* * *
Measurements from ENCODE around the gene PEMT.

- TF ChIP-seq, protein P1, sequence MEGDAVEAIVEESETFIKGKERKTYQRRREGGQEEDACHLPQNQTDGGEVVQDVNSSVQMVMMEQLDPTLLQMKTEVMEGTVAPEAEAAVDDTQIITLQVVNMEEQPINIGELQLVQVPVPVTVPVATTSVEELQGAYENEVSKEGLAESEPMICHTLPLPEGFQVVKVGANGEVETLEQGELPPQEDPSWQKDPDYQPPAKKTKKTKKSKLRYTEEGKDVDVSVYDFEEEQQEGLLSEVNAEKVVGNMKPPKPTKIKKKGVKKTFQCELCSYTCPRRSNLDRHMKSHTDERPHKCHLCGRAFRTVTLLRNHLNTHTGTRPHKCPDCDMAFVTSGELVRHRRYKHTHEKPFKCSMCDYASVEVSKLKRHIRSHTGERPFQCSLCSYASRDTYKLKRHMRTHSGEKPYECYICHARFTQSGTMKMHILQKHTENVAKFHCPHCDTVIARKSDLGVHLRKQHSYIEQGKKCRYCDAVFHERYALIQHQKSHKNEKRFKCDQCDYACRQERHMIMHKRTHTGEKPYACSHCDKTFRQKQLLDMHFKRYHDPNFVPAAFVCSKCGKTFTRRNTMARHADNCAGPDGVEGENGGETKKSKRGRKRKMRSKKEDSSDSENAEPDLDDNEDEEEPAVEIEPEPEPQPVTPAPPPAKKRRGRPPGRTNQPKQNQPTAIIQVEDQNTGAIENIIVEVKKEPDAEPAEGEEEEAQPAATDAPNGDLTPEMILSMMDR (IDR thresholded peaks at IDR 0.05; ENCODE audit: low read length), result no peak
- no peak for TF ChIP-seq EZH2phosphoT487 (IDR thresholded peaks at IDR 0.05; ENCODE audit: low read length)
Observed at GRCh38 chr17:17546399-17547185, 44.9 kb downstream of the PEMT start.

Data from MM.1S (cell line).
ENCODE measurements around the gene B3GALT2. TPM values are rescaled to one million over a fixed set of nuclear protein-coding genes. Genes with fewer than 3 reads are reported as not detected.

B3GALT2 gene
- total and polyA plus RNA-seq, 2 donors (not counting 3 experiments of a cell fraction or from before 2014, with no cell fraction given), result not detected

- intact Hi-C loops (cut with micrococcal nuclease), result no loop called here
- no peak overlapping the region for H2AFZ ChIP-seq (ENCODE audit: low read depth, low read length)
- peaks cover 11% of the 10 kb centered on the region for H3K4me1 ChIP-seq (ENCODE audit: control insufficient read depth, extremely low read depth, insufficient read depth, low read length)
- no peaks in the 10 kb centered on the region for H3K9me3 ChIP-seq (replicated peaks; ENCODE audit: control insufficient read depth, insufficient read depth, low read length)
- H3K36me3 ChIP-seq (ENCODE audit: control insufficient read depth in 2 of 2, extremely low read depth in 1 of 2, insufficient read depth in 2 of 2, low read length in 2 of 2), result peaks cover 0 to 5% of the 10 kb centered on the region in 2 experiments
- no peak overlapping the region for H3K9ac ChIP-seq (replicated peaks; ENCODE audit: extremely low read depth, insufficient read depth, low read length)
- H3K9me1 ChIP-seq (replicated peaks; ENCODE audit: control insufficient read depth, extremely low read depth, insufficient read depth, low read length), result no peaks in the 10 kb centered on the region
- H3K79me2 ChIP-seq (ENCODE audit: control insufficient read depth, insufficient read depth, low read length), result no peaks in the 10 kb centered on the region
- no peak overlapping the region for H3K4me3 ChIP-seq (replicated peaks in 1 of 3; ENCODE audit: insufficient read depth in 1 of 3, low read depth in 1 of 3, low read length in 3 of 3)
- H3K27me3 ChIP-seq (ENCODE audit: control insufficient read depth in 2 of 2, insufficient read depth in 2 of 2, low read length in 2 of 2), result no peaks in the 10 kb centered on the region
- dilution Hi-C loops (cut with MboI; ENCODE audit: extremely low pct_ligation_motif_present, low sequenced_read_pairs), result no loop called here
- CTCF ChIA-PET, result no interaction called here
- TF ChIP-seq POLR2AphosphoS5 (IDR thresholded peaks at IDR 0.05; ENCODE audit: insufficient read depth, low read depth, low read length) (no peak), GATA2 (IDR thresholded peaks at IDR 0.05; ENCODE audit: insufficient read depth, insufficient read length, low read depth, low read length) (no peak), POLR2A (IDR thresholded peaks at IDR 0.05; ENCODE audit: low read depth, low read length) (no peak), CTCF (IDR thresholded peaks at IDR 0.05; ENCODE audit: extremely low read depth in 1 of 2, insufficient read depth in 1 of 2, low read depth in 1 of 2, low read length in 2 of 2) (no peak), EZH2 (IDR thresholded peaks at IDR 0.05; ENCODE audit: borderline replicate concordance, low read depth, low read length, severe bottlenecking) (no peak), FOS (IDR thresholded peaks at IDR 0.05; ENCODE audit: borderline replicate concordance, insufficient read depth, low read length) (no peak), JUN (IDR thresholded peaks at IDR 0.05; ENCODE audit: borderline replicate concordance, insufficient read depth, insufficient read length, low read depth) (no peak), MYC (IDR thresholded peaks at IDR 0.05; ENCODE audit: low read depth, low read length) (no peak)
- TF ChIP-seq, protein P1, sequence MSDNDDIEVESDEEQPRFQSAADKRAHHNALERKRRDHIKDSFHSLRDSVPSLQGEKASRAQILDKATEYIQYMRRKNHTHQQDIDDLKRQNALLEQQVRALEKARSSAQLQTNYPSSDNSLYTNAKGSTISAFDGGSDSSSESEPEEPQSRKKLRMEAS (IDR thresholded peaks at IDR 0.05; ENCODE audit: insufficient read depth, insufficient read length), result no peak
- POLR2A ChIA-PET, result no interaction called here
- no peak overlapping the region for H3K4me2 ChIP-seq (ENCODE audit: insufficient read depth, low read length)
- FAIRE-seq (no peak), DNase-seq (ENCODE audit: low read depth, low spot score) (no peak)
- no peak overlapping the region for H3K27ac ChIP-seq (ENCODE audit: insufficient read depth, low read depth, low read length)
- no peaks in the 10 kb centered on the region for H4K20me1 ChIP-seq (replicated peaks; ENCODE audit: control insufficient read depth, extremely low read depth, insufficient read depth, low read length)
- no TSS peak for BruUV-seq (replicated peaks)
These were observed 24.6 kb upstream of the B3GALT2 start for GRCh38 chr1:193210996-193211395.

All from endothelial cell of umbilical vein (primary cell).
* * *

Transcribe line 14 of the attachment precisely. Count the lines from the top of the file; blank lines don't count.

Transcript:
- no peak overlapping the region for H3K9ac ChIP-seq (replicated peaks; ENCODE audit: extremely low read depth, insufficient read depth, low read length)